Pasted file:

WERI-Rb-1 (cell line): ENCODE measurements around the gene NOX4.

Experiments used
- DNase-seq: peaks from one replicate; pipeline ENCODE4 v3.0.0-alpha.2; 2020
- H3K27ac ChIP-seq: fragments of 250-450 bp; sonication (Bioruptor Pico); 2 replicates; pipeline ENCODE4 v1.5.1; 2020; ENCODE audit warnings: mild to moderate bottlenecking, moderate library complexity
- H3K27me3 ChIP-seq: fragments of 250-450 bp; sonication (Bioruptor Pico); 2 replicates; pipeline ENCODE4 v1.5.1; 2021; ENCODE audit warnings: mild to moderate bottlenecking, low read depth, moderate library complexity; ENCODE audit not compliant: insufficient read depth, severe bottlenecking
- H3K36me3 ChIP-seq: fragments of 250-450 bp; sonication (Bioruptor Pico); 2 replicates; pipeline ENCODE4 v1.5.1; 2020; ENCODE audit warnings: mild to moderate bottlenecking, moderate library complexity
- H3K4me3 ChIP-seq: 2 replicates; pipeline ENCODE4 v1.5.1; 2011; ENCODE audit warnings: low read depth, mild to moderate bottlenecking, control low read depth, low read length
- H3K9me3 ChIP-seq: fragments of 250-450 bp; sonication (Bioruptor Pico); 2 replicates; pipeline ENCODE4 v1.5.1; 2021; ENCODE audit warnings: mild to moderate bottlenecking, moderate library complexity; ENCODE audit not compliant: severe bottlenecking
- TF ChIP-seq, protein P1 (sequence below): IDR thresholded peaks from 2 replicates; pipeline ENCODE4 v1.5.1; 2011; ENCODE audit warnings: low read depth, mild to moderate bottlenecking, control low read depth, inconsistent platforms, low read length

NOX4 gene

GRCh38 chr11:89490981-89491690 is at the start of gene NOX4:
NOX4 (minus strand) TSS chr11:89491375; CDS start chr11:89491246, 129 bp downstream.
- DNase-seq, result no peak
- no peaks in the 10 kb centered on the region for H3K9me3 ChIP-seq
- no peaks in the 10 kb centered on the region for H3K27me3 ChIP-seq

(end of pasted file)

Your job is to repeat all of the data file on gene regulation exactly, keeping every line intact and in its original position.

WERI-Rb-1 (cell line): ENCODE measurements around the gene NOX4.

Experiments used
- DNase-seq: peaks from one replicate; pipeline ENCODE4 v3.0.0-alpha.2; 2020
- H3K27ac ChIP-seq: fragments of 250-450 bp; sonication (Bioruptor Pico); 2 replicates; pipeline ENCODE4 v1.5.1; 2020; ENCODE audit warnings: mild to moderate bottlenecking, moderate library complexity
- H3K27me3 ChIP-seq: fragments of 250-450 bp; sonication (Bioruptor Pico); 2 replicates; pipeline ENCODE4 v1.5.1; 2021; ENCODE audit warnings: mild to moderate bottlenecking, low read depth, moderate library complexity; ENCODE audit not compliant: insufficient read depth, severe bottlenecking
- H3K36me3 ChIP-seq: fragments of 250-450 bp; sonication (Bioruptor Pico); 2 replicates; pipeline ENCODE4 v1.5.1; 2020; ENCODE audit warnings: mild to moderate bottlenecking, moderate library complexity
- H3K4me3 ChIP-seq: 2 replicates; pipeline ENCODE4 v1.5.1; 2011; ENCODE audit warnings: low read depth, mild to moderate bottlenecking, control low read depth, low read length
- H3K9me3 ChIP-seq: fragments of 250-450 bp; sonication (Bioruptor Pico); 2 replicates; pipeline ENCODE4 v1.5.1; 2021; ENCODE audit warnings: mild to moderate bottlenecking, moderate library complexity; ENCODE audit not compliant: severe bottlenecking
- TF ChIP-seq, protein P1 (sequence below): IDR thresholded peaks from 2 replicates; pipeline ENCODE4 v1.5.1; 2011; ENCODE audit warnings: low read depth, mild to moderate bottlenecking, control low read depth, inconsistent platforms, low read length

NOX4 gene

GRCh38 chr11:89490981-89491690 is at the start of gene NOX4:
NOX4 (minus strand) TSS chr11:89491375; CDS start chr11:89491246, 129 bp downstream.
- DNase-seq, result no peak
- no peaks in the 10 kb centered on the region for H3K9me3 ChIP-seq
- no peaks in the 10 kb centered on the region for H3K27me3 ChIP-seq